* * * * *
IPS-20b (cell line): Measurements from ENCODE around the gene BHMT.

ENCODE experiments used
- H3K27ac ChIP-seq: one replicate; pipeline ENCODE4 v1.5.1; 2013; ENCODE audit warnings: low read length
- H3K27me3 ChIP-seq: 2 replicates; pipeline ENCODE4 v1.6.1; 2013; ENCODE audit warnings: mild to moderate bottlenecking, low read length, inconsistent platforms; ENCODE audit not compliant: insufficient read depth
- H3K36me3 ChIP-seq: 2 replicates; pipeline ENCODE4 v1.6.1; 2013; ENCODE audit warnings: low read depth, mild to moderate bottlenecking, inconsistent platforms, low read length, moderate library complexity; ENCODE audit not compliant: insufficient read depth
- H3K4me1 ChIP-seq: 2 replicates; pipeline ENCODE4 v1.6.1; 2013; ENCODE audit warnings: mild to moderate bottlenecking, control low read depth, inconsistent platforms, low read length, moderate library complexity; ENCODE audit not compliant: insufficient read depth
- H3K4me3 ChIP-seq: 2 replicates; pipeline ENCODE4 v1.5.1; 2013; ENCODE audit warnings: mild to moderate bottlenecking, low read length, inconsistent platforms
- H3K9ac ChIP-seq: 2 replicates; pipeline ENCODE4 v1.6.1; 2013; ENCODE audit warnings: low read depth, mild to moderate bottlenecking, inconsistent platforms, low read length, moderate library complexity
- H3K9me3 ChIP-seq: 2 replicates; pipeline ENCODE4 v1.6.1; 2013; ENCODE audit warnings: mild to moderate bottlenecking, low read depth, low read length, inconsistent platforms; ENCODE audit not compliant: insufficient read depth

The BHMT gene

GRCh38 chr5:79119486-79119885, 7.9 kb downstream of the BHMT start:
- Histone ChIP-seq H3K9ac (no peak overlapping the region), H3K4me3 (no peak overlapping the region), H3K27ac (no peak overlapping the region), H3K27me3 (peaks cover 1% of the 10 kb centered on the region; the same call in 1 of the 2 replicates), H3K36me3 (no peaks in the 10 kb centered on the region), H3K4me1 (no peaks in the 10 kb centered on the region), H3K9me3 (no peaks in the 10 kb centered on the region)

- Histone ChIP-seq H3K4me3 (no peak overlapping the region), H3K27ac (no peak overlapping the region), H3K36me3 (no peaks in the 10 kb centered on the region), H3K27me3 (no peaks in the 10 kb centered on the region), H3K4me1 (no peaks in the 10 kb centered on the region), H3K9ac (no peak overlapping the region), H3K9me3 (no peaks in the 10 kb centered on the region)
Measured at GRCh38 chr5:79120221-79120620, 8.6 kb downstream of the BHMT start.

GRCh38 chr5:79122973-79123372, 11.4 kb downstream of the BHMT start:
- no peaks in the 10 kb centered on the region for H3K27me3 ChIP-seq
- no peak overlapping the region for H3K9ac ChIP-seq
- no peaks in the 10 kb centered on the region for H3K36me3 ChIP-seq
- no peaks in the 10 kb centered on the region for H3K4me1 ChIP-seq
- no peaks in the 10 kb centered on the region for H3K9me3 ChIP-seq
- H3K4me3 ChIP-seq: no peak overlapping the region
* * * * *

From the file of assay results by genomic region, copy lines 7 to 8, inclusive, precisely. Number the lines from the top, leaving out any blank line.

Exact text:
- H3K4me3 ChIP-seq: 2 replicates; pipeline ENCODE4 v1.5.1; 2013; ENCODE audit warnings: mild to moderate bottlenecking, low read length, inconsistent platforms
- H3K9ac ChIP-seq: 2 replicates; pipeline ENCODE4 v1.6.1; 2013; ENCODE audit warnings: low read depth, mild to moderate bottlenecking, inconsistent platforms, low read length, moderate library complexity